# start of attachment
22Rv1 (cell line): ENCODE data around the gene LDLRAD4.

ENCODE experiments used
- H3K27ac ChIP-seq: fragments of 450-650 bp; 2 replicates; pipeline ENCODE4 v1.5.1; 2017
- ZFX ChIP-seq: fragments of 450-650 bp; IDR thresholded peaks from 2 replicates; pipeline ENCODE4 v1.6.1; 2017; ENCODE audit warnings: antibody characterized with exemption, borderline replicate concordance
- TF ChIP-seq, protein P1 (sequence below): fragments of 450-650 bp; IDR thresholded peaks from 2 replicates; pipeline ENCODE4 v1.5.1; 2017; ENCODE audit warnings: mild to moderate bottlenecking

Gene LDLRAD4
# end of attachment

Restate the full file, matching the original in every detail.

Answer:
22Rv1 (cell line): ENCODE data around the gene LDLRAD4.

ENCODE experiments used
- H3K27ac ChIP-seq: fragments of 450-650 bp; 2 replicates; pipeline ENCODE4 v1.5.1; 2017
- ZFX ChIP-seq: fragments of 450-650 bp; IDR thresholded peaks from 2 replicates; pipeline ENCODE4 v1.6.1; 2017; ENCODE audit warnings: antibody characterized with exemption, borderline replicate concordance
- TF ChIP-seq, protein P1 (sequence below): fragments of 450-650 bp; IDR thresholded peaks from 2 replicates; pipeline ENCODE4 v1.5.1; 2017; ENCODE audit warnings: mild to moderate bottlenecking

Gene LDLRAD4